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14 The Pelican Friday, February 15, 2013 Record Rack sells classic formats in new locationBy Michael d’OliveiraPELICAN STAFFcandidates would get lost in the mix of state, county and national elections. “City government is a unique level of government,” said former mayor Layne Walls, who is running for Seat 5 against Tim Lonergan. She voted against moving the elections when she was a member of the Charter Review Board. She’s also worried that future elections will become partisan st ghts. “If they move [to November] there’s no way that [political] parties won’t get involved.” Local elections of municipal of cials is a nonpartisan vote in Florida. Candidates who identify their political parties in advertisements or public announcements could be charged with ethics violations. Bill Sears, Charter Review Board member, voted for the move. Sears said past turnout has been “pathetic” and the cost is too much, “especially in this day and age.” According to the city clerk’s of ce, the city has budgeted $67,000 to pay for the election but the exact gure won’t be known until after the votes have been cast. In the 2011 city election, 3,865 of the city’s 22,715 registered voters cast ballots. In the November 2012 general election, 25,408 voters were registered and 16,084 went to the polls. “Our numbers are so small that if we can add even a thousand people, that’s huge,” said Joanne Darling, Charter Review Board member. She also thinks the money saved could be put to better use. “I’d love an extra police of cer. That’s a lot of money to me.” Voters will also be asked if they want to have citywide elections for all candidates. Such a move would mean that candidates would not seek election for a speci c seat, rather, the top votegetters would be elected as commissioners. Those in favor say that since the seats aren’t tied to a geographical boundary there is no need to have them. If the referendum passes the top vote getters in the next election will be elected. Presently winners are elected based on the top vote getter for each seat. Commissioner Suzanne Boisvenue said some people are confused by the current system. She said the citywide process will be easier to understand, and voters can choose their favorite candidates overall. Sears prefers numbered seats because it eliminates the need for unchallenged candidates to mount campaigns. By keeping the seats, Sears said, a candidate will only have one or two opponents to raise money against. But by opening it up, every candidate will have to raise more money to run against everyone else. The other four referenda will ask voters to decide on: lling the position of vice mayor if a vacancy occurs, the elimination of ineffective language, making the city manager approve public improvement contracts under the rules of the city’s procurement code and requiring commissioners with a voting con ict to disclose that con ict. Visit, www.oaklandpark org for a sample of the Oakland Park ballot.ElectionsContinued from page 1Pompano Beach – Vinyl’s reign as the dominant music format ended long ago but Record Rack has always been a place for vinyl lovers to get their favorite sounds. But vinyl isn’t near as dead as it might seem, says Record Rack owner Ritchie Siegrist. In fact, it’s making a bit of a comeback. “When we went from vinyl to CDs it was a drastic change. We sacri ced quality for availability. Now, the appreciation is coming back,” said Siegrist from his new location at 2205 E. Atlantic Blvd. Previously located at the Harbor Village Shops, Siegrist opened Record Rack 11 years ago and moved into his new location last month. He compares his new setup, long rows of albums, to the way old school record stores used to be organized. And the new location has exposed him to new customers. “I like the fact that I’m right up on the highway.”See RECORD on page 15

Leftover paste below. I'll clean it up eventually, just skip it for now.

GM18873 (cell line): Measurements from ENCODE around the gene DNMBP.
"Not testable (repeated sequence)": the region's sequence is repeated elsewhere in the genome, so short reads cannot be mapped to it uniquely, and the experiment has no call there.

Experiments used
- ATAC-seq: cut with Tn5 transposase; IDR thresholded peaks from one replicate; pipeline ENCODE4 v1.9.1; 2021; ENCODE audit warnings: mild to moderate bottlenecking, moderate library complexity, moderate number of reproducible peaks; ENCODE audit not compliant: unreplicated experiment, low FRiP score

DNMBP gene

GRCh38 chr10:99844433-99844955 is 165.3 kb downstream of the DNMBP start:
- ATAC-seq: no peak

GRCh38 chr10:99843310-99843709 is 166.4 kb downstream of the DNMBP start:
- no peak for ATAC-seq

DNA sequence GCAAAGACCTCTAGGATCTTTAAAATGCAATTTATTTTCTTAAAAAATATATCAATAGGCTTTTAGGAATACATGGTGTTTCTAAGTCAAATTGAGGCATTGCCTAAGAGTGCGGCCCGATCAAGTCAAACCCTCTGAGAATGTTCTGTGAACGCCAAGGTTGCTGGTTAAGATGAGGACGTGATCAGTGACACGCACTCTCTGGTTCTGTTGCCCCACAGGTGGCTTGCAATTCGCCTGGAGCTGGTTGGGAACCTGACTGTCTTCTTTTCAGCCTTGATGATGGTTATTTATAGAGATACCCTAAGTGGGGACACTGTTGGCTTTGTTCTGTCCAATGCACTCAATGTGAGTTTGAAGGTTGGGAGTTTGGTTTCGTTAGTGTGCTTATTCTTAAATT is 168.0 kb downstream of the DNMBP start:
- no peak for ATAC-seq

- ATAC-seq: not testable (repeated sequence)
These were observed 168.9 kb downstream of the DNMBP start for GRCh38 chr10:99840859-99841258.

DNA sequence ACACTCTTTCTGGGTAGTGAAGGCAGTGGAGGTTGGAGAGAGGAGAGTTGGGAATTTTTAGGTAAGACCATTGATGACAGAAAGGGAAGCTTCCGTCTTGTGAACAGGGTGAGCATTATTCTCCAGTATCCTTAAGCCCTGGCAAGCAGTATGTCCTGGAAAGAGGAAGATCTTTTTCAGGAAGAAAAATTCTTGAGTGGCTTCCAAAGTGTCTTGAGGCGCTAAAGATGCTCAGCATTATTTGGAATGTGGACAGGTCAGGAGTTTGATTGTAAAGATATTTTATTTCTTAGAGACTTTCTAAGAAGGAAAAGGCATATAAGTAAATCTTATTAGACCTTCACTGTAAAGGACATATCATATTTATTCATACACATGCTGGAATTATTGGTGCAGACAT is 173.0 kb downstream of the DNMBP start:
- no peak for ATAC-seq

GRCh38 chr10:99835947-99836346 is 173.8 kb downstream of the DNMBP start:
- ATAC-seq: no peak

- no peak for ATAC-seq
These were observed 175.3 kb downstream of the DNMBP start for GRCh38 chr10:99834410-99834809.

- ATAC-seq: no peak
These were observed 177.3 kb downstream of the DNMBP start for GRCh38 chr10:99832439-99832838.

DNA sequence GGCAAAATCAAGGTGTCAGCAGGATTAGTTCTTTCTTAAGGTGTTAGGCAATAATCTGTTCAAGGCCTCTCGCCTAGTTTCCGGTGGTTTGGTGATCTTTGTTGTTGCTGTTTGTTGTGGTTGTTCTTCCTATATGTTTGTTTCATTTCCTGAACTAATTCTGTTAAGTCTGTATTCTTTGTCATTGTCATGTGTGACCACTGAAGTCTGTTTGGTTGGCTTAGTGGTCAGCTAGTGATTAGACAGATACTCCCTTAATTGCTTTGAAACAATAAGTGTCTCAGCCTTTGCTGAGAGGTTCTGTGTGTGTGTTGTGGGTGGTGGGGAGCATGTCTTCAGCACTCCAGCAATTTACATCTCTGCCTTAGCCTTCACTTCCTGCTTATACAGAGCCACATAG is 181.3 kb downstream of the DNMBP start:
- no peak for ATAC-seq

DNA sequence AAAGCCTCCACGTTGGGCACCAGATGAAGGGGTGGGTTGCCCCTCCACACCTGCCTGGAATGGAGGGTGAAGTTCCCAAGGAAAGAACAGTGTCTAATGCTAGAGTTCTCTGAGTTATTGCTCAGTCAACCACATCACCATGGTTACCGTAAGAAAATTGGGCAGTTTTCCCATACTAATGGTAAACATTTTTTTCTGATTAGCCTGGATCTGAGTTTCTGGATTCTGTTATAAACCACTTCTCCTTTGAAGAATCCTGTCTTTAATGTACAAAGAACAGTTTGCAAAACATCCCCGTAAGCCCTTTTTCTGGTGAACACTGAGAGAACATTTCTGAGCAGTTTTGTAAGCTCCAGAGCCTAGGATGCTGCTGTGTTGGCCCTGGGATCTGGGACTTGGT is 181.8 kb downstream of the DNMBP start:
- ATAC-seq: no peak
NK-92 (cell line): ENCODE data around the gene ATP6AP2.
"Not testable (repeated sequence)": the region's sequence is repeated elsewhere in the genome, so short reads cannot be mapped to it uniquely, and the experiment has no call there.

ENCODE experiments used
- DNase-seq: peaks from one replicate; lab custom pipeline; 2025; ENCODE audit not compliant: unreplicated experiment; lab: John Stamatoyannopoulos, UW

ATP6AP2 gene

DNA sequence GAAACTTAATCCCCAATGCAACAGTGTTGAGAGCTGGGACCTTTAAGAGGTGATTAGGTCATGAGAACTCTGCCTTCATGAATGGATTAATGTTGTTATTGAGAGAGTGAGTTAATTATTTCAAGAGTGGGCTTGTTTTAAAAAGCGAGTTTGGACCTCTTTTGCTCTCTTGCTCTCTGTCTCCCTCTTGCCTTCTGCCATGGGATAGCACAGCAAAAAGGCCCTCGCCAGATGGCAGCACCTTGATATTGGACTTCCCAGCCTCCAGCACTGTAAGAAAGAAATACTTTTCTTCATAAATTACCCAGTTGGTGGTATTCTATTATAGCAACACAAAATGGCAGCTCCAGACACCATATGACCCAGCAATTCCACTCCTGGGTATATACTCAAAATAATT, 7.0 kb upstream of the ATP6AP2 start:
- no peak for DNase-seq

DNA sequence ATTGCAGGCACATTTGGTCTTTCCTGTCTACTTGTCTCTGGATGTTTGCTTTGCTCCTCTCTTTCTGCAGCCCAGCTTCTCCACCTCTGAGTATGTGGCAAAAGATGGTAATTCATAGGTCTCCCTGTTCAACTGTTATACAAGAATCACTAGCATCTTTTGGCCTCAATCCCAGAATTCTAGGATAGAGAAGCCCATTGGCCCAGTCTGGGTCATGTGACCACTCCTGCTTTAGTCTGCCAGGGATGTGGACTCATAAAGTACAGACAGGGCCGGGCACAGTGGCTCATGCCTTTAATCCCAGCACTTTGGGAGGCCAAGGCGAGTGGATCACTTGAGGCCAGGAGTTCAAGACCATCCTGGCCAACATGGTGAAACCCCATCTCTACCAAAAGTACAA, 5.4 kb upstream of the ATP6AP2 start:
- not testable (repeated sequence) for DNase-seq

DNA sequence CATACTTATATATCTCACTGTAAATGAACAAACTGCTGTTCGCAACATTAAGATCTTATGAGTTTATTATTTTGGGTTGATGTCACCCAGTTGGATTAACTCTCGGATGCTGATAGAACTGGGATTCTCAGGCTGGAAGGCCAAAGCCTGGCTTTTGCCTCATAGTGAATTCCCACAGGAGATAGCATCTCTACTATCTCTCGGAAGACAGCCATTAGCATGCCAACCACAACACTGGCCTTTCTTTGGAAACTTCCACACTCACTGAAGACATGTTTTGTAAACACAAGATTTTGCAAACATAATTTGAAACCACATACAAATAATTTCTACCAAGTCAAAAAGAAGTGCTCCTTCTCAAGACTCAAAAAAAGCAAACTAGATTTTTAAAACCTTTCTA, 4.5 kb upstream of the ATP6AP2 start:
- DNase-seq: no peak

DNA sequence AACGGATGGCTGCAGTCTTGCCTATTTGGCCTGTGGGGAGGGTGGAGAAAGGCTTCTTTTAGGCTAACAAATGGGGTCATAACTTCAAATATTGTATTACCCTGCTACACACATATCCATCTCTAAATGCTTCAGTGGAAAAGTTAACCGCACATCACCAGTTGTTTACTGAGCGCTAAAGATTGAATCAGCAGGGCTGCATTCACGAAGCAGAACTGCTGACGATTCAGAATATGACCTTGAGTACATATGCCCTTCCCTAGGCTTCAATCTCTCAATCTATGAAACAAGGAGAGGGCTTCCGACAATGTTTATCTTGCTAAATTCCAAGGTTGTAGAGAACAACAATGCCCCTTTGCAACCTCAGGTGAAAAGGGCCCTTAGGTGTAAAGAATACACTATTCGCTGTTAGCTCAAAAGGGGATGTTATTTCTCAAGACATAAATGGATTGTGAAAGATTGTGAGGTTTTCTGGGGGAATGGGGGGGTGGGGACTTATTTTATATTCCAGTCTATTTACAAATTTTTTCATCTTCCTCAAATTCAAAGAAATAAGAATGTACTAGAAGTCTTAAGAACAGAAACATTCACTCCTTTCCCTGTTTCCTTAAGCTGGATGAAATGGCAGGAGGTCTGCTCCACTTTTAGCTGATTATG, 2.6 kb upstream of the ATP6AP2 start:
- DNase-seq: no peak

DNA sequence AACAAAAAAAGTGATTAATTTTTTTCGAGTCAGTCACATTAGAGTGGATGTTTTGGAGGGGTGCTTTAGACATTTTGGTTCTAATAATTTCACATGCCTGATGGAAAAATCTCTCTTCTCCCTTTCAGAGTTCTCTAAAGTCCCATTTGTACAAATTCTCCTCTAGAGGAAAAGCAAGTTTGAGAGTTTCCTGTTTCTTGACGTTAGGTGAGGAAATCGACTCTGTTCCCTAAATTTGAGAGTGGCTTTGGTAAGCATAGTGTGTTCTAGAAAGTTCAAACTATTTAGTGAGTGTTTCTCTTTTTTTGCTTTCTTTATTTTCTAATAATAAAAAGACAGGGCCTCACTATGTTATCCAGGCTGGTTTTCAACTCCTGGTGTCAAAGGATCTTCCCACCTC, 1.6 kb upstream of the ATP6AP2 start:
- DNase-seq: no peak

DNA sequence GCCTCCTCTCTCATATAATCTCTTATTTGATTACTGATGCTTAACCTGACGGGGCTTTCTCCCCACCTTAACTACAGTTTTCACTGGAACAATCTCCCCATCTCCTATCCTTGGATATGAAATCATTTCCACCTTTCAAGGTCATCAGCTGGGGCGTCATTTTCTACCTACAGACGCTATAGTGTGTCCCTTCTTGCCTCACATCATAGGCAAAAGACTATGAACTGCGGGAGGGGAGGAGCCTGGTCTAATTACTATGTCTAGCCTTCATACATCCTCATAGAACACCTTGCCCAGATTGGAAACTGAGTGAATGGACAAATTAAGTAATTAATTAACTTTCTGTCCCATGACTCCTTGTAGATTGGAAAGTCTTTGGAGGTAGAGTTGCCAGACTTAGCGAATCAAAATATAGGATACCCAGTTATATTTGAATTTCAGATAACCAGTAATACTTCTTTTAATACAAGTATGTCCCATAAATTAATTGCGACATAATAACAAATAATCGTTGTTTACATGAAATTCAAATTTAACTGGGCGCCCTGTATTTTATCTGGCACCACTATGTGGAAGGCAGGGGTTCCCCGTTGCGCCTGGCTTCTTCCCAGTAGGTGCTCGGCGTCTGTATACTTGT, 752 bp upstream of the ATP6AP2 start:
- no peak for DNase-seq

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The Pelican 15 Friday, February 15, 2013 Send your events for publication to mdpelican@yahoo.com Jolley, whose past projects include Island City Lofts on Wilton Drive and a townhouse development on Dixie Highway just south of the city, said he intends to enter into negotiations with the city at some point in the near future. Jolley declined to provide the name of the hotel group. Leigh Ann Henderson, assistant city manager, said the city could enter into negotiations with Jolley without sending out another Request For Proposal [RFP]. Jolley’s optimism rose when commissioners unanimously rejected a residential development proposal by IBI Group, an international architecture and engineering rm with of ces in Pompano Beach. Mayor Gary Resnick said the commission appreciates that IBI had $18 million in nancing and was serious about building but its proposal was “not close enough to what we want.” What commissioners really want is a hotel. “Maybe we need to go back to the drawing board,” said Commissioner Ted Galatis, referring to the RFP the city advertised last year. Only IBI submitted a bid. IBI’s representatives said they looked into a hotel proposal but found that it wasn’t nancially feasible. “I don’t think you’re ever going to get a hotel. You have to do what the market supports,” said Patrea St. John, IBI’s vice president and member of the city’s planning and zoning board. IBI’s $4.5 million mixeduse development was planned to include between 120 and 280 residential units, 13,000 sq. ft. of retail and restaurant space, a rooftop pool and garden, 1.2-acre plaza and between 300 and 620 parking spaces; including a possible four-story parking garage. “It’s an opportunity to extend the Wilton Manors brand as a place to live, work and play,” said Kevin Greiner, senior planner at IBI. Commissioner Scott Newton worried that developers would be unable to provide enough parking during construction, parking that businesses near Hagen Park depend on. The proposal was also rejected by the special committee formed to review it. Members of the committee said the project wasn’t good enough to justify building it on a piece of public property. Sal Torre, president of the Westside Association of Wilton Manors, said he would like to see the city build it’s own parking structure. But resident Paul Kuta likes things just the way they are and says a development on the parking lot will destroy the space used for the city yard sales, green market and other community gatherings. “Cities all over South Florida are trying to cobble open land together to create town centers for a variety of community events. We already have one in Wilton Manors. Yet our city commission seems determined to destroy it by repeatedly authorizing RFPs for high-rise, mixeduse private development on publically-owned land adjacent to our city hall and stealing a portion of Hagen Park,” said Kuta.HotelContinued from page 1 Along with vinyl, Siegrist sells CDs, cassettes, DVDs, eight-track cartridges and new and used turntables. He also refurbishes old turntables and will help customers set up their new turntables. One thing you probably won’t nd at Record Rack though is an appreciation for the digital age of music. “The worst [format] is MP3. I almost feel sorry for the new kids [who have never heard music on vinyl].” But now, he says, a lot of those kids have discovered vinyl’s quality and they’re coming into his store to get it. “At rst the kids were getting into their parents collections. Now they’re just going for the quality,” he said. Visit www.therecordrack. net or call 954-783-5004. RecordContinued from page 14